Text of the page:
Two friends recently asked me about how this “recession” would compare to the Great Recession. Prior to my retirement, I worked on Wall Street for twenty years, in various capacities — as investment banker, quant, trader and risk manager. Perhaps this is a good occasion to wear my old hat and do some economic thinking. The comparison of our current economic crisis to previous ones is certainly interesting topic. It is also worthwhile to ponder what the economy will be like when the dust settles.
I expect this Coronavirus-driven crisis to be worse than previous ones. The Great Recession of 2008 and the Great Depression of 1929 were financial in nature. They originated from a crash in the financial market. This one is not — it is natural and biological in nature. As such, it will have much more impact on Main Street than on Wall Street, quite the opposite of the earlier recessions. During the Great Recession of 2008, for example, the small businesses suffered but were not decimated. Even thought many big banks went belly up, many corporate offices stayed open. People are still eating out at restaurants and going to theaters and sports events. Also, many financial institutions were bailed out by the government. Even if a financial institution was not bailed out, the Chapter 11 protection means that the business could reorganize and re-emerge in another form and another name. The Coronavirus meltdown is different. It empties cities and grinds street traffic and travel to a halt. The ones hurt the most today are the smaller businesses and workers in the service sector — those who depend on foot traffic for their livelihood. Financial institutions can merge or be bought out and come back in another form. But when a small restaurant goes out of business due to lack of customers, how likely will it come back? There is much less resilience in small businesses and in the low-wage service sector.
Now, let’s consider the situation from an individual’s perspective. Unlike big corporations, individual workers typically don’t get bailed out by the government. Further, the middle class has hollowed out in the last two decades. Our recent society is bifurcated into the rich and the poor. Only a very small percentage of the population is well-off and comfortable. Recent surveys (Forbes 2016) found that 63% of Americans do not have a $500 or $1000 reserve fund to meet emergency needs. In the meantime, the proportion of temporary or gig workers in the US economy continues to grow. This one-time $1200 relief check that we are expecting from the government is very little. How will it help a food service worker who is expecting a child? The absence of reserve funds means that a sick worker is under much pressure to continue working. This will likely prolong the pandemic. It will also make the US population more vulnerable to the next emerging disease.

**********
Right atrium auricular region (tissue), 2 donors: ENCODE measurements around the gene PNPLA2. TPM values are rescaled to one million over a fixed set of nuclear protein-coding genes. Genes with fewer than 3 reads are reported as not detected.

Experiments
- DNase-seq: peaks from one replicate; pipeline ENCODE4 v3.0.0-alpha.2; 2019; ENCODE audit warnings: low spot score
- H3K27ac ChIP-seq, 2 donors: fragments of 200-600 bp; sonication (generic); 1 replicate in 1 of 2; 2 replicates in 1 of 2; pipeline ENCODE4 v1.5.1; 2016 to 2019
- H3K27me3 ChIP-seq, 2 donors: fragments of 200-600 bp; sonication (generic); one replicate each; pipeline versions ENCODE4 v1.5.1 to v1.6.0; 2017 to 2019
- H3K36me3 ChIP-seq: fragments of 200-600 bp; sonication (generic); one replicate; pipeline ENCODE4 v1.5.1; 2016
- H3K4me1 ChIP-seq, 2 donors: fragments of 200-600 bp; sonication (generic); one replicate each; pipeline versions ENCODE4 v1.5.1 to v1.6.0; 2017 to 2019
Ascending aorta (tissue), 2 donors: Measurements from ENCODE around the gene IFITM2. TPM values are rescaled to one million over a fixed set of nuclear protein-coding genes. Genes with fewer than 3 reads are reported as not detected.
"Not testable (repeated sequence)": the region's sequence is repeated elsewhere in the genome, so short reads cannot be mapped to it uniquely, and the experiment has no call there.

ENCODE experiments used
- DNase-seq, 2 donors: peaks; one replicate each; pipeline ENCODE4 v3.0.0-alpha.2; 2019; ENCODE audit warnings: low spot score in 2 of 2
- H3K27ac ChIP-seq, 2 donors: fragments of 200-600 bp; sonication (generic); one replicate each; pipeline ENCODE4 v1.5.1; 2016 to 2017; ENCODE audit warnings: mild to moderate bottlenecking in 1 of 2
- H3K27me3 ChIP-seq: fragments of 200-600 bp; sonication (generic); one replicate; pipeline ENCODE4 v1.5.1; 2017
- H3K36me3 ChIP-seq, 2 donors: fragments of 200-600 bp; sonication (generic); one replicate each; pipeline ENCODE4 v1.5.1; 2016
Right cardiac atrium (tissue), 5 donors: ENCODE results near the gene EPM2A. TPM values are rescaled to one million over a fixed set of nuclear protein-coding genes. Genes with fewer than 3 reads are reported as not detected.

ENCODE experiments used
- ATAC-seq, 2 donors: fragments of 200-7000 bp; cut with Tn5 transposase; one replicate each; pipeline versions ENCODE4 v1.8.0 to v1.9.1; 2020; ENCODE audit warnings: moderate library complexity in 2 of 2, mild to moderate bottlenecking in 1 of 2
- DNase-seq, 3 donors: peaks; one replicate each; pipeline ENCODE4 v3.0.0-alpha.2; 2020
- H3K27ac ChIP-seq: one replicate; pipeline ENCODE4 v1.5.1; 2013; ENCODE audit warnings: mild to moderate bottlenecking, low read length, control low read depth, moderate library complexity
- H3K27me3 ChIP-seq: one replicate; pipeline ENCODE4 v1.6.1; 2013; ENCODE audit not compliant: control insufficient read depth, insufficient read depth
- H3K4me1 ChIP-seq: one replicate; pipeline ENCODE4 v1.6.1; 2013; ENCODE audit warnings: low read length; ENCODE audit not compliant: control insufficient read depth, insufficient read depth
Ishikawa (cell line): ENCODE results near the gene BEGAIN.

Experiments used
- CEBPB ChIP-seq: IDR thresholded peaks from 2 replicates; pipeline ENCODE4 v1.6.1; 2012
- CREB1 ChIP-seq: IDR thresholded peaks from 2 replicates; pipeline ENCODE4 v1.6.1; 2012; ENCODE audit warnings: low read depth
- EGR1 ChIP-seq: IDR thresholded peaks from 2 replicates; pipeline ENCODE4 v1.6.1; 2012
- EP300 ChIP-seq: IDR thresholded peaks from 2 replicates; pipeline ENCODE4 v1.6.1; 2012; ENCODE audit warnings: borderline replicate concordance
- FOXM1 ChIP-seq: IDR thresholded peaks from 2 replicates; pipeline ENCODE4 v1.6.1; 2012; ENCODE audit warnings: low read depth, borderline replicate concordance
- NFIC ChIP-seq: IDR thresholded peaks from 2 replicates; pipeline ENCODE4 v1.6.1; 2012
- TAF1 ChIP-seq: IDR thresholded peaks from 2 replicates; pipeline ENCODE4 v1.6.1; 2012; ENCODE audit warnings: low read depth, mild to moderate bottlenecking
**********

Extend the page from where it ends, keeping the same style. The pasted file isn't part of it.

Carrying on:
There will also be significant changes in lifestyle. I expect that even after the pandemic is over, more and more people will work and learn from home. Many companies will learn that they can manage quite well without workers on premise. More work will be done offsite and online. Similarly, more educational institutions will find that online instruction is a viable option. More schools and colleges will switch to the online mode. There will be less meetings, conferences and air travel. In the meantime, the Internet and communication technologies will improve due to increased demand. On the positive side, less commuting, less office work and less air travel will help the environment. It means less carbon footprint. But this working from home trend only will only work for professional workers. What about the street vendors, food servers and small businesses? We live in a post-industrial age where the majority of the people work in service sector jobs which rely on foot traffic and physical contact. What is going to happen to retail business now? More Internet-based business, more automation of jobs and less physical businesses? Will Amazon.com grow richer and the small vendors perish?
A “recovery” for the Coronavirus economic disruption will take a much longer time than previous recessions or the Great Depression. The reason is simple — the deep problems that have been developing in our economic system, which we have been postponing to address suddenly surfaces to the top. There is no way to avoid them now. But it will take time to come up with a new way of living which is sensible, environmentally-friendly and economically just. So, this crisis will be a long one because we will have to reinvent our way of life.